Having an annual physical exam and being screened for breast or cervical cancer gives women a chance to uncover potential health problems, but despite the availability of government-funded check-ups, many low-income and uninsured women don’t visit a doctor early enough to prevent serious health issues.
Two studies by Rutgers University‒Camden nursing professor Bonnie Jerome-D’Emilia reveal interesting information about the type and quality of care that low-income and uninsured breast cancer patients receive.
A study led by Jerome-D’Emilia evaluated five years of breast cancer data from Cooper University Hospital, comparing a patient’s stage of cancer at the time of diagnosis to determine the effectiveness of the New Jersey Cancer Education and Early Detection program (NJCEED).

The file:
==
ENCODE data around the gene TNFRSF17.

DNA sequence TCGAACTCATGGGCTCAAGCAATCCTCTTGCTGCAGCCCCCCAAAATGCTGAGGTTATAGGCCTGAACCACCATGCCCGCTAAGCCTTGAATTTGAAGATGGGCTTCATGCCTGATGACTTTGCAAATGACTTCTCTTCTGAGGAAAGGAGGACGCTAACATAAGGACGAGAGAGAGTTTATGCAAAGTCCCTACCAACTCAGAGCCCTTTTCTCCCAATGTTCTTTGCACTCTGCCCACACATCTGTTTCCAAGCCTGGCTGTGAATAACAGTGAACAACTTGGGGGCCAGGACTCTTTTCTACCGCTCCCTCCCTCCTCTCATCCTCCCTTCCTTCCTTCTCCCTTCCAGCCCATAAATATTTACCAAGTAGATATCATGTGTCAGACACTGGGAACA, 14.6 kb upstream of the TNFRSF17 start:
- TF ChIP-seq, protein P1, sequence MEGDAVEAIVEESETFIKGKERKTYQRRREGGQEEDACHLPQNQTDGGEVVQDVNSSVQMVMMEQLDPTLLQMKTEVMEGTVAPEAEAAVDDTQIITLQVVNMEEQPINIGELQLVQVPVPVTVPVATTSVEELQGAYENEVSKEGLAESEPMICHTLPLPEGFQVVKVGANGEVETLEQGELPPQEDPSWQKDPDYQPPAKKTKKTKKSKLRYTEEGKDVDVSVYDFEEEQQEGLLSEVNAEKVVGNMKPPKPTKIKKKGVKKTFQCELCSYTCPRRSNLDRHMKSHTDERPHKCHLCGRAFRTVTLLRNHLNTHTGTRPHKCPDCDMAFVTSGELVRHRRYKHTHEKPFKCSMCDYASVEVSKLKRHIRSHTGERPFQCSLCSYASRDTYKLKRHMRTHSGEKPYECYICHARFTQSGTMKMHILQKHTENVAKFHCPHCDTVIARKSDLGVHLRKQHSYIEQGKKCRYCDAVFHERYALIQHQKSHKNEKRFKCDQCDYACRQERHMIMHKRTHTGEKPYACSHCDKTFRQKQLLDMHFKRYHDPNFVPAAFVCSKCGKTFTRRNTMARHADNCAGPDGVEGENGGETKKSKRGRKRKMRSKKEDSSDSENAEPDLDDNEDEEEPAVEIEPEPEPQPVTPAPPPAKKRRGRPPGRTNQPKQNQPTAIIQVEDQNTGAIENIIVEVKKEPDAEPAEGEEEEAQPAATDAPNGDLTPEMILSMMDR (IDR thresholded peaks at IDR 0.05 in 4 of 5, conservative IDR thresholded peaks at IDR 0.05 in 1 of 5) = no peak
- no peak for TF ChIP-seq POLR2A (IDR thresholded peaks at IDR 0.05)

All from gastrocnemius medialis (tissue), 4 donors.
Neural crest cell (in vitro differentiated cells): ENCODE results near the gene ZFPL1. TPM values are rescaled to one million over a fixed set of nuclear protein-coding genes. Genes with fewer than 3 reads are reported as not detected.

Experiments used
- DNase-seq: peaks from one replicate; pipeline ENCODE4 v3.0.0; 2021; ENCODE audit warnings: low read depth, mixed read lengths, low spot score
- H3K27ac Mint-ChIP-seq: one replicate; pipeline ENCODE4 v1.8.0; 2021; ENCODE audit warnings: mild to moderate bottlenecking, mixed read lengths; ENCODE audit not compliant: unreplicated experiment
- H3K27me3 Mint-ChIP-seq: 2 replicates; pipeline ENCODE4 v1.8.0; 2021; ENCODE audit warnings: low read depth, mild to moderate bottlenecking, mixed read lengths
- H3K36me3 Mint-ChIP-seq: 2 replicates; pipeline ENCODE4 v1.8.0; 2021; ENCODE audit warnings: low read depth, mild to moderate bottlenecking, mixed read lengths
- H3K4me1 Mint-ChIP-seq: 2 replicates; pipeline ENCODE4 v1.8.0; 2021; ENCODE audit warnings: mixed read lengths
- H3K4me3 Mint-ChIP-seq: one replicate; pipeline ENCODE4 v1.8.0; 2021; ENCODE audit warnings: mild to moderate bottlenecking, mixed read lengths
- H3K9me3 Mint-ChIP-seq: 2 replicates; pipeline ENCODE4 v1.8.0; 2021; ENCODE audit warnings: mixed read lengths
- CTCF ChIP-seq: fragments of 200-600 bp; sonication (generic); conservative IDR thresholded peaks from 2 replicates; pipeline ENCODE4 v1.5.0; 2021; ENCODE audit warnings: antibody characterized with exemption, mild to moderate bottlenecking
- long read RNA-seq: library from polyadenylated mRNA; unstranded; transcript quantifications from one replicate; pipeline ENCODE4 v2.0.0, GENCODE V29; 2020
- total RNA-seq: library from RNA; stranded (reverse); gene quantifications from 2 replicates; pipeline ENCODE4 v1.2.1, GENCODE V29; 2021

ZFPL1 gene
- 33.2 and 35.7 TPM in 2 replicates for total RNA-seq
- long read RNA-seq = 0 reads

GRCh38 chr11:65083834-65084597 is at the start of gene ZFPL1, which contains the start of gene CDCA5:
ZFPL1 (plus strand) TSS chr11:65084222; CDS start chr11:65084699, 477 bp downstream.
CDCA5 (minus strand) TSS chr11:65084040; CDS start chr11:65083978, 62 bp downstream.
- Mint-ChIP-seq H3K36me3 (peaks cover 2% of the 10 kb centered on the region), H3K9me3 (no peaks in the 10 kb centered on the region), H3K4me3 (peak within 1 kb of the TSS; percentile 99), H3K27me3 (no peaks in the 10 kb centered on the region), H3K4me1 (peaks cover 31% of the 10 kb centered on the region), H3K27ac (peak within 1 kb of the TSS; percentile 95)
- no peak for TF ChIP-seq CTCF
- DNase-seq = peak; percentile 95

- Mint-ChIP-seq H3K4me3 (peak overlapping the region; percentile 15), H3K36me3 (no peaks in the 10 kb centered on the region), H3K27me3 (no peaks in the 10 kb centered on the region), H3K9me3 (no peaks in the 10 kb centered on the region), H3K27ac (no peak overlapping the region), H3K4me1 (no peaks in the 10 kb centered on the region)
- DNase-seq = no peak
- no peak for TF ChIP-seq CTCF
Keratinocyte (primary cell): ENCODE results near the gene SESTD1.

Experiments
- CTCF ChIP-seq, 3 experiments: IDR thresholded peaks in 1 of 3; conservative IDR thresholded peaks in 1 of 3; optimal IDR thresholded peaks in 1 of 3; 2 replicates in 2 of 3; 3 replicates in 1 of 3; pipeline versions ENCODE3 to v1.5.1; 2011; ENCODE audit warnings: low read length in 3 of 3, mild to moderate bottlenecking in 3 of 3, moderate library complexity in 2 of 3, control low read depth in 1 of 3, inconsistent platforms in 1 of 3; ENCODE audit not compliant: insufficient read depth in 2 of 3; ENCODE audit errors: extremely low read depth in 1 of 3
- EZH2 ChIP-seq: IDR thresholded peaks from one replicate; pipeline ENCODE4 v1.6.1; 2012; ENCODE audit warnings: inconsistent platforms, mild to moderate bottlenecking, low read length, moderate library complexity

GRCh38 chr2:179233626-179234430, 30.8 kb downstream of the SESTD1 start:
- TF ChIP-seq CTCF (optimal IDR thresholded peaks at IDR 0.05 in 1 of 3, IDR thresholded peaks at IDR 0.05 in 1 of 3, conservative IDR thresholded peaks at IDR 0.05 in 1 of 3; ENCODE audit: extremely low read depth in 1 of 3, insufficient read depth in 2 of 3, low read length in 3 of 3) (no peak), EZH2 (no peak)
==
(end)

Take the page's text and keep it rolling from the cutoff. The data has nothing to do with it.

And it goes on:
From 2004 to 2009, 1,040 women were diagnosed with and treated for breast cancer at the hospital; 78 of these women were diagnosed through the NJCEED program at that site.
In the study, “Breast Cancer Stage at Diagnosis in a New Jersey Cancer Education and Early Detection Site,” Jerome-D’Emilia and her co-authors write, “Racial and ethnic minority women continue to be diagnosed with breast cancer at a later stage and with greater tumor size and higher-grade tumors, important predictors of cancer mortality.”